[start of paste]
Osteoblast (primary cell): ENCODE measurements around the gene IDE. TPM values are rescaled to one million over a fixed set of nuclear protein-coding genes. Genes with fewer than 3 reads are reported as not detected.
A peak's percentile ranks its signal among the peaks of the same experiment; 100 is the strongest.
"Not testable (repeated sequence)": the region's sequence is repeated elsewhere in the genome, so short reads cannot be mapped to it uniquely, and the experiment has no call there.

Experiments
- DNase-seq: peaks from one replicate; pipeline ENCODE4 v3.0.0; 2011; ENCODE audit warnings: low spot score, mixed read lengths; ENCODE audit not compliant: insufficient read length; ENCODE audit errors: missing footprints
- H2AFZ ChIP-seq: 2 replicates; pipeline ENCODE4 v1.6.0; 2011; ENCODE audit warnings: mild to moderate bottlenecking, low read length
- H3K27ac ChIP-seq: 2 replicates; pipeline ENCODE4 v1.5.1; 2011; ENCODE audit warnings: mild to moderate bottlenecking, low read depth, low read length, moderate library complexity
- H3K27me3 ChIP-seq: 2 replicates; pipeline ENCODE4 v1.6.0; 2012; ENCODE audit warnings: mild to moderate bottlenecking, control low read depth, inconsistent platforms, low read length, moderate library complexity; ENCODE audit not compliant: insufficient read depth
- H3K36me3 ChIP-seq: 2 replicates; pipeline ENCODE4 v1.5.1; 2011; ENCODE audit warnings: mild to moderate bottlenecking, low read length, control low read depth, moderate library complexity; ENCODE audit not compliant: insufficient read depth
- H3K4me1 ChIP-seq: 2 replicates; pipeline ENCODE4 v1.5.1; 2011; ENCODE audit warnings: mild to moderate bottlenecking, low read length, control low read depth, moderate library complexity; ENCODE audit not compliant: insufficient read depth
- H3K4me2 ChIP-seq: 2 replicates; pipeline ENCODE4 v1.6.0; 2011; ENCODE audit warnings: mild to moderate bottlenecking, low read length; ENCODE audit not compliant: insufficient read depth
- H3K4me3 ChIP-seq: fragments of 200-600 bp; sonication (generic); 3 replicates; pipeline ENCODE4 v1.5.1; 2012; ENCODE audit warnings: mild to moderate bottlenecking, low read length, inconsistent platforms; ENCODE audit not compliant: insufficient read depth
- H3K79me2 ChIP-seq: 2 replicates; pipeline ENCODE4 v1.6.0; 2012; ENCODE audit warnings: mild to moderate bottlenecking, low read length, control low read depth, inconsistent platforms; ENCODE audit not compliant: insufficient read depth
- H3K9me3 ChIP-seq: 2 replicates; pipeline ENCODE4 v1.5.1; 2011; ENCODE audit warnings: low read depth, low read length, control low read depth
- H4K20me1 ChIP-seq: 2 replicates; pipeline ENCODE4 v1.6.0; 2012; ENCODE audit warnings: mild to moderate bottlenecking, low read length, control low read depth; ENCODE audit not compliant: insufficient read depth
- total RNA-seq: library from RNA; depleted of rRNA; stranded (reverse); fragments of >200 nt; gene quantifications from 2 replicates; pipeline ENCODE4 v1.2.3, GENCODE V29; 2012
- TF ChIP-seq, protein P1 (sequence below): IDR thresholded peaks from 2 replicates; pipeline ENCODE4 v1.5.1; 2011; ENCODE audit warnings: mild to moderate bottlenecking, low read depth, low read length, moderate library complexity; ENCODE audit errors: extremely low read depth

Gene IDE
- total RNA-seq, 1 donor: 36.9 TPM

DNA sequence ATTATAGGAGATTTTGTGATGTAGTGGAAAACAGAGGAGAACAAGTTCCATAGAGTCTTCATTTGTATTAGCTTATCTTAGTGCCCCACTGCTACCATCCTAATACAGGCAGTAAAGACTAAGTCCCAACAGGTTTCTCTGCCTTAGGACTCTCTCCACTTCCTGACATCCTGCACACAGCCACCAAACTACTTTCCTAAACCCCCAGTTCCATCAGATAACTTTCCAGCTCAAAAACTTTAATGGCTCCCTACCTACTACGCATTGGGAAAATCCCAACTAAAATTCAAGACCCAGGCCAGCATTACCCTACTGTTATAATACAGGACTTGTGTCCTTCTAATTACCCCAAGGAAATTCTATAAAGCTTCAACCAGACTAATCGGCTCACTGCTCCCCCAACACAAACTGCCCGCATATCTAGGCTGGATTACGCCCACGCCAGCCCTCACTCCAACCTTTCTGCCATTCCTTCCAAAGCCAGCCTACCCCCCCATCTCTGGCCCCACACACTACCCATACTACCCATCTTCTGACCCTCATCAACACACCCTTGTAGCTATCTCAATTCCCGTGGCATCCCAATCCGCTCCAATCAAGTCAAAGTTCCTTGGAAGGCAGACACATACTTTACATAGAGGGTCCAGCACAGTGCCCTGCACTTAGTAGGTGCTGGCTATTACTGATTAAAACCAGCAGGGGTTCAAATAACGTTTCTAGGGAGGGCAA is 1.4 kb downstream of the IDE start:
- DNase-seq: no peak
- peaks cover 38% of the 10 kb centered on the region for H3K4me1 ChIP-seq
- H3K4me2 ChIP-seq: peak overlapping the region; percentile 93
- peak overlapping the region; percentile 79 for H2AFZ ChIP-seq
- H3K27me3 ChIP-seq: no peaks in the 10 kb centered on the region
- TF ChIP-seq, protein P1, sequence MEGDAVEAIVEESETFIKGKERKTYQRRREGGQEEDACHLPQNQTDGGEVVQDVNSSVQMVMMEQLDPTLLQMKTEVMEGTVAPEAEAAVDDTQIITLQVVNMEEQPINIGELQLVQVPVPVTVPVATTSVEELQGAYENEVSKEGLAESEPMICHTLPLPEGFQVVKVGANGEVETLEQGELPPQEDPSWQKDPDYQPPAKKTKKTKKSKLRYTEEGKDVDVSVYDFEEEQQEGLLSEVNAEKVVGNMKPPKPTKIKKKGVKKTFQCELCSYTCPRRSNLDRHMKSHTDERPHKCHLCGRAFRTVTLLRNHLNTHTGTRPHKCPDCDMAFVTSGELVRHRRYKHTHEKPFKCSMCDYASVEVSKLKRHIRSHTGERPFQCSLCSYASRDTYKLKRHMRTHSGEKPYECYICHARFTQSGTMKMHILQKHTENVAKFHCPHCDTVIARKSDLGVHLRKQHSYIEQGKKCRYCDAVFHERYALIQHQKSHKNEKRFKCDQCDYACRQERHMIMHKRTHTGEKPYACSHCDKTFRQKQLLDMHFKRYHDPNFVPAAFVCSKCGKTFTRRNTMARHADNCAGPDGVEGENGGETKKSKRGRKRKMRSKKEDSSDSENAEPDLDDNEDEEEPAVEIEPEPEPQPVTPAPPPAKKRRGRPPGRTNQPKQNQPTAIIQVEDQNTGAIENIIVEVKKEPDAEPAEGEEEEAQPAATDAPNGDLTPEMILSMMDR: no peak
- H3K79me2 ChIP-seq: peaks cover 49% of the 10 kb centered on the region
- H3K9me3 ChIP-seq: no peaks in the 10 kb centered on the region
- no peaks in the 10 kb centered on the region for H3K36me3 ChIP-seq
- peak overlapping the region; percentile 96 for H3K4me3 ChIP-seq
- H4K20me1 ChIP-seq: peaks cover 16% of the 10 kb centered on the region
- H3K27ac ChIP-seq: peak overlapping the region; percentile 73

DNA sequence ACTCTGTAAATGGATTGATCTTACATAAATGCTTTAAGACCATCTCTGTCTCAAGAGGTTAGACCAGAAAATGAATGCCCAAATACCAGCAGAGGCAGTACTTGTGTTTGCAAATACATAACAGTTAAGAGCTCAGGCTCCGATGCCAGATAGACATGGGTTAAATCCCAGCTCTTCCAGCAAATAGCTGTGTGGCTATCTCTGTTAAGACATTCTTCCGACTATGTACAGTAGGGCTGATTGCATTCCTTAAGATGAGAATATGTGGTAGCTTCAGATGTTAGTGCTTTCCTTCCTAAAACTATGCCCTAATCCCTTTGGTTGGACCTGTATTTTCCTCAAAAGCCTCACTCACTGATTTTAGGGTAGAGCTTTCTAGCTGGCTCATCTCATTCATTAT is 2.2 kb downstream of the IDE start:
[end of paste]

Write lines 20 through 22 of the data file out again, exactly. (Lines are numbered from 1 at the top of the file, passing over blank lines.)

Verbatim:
DNA sequence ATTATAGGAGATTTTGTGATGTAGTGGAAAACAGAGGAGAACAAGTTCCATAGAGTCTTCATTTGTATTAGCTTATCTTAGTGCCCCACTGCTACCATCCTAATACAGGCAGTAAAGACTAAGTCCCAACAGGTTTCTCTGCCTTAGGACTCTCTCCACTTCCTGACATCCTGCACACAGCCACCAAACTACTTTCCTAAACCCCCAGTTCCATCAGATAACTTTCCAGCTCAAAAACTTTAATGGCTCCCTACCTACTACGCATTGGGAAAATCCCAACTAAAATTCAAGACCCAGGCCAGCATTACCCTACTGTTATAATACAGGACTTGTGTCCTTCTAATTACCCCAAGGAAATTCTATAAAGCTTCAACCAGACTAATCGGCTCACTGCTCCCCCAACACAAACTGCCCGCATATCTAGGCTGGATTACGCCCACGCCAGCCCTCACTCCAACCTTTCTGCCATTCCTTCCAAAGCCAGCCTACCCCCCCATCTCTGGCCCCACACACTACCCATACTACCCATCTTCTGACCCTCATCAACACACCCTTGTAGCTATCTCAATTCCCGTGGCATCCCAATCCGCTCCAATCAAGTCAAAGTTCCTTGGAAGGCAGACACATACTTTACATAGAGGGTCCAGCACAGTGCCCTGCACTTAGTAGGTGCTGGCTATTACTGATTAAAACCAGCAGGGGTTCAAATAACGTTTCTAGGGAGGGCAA is 1.4 kb downstream of the IDE start:
- DNase-seq: no peak
- peaks cover 38% of the 10 kb centered on the region for H3K4me1 ChIP-seq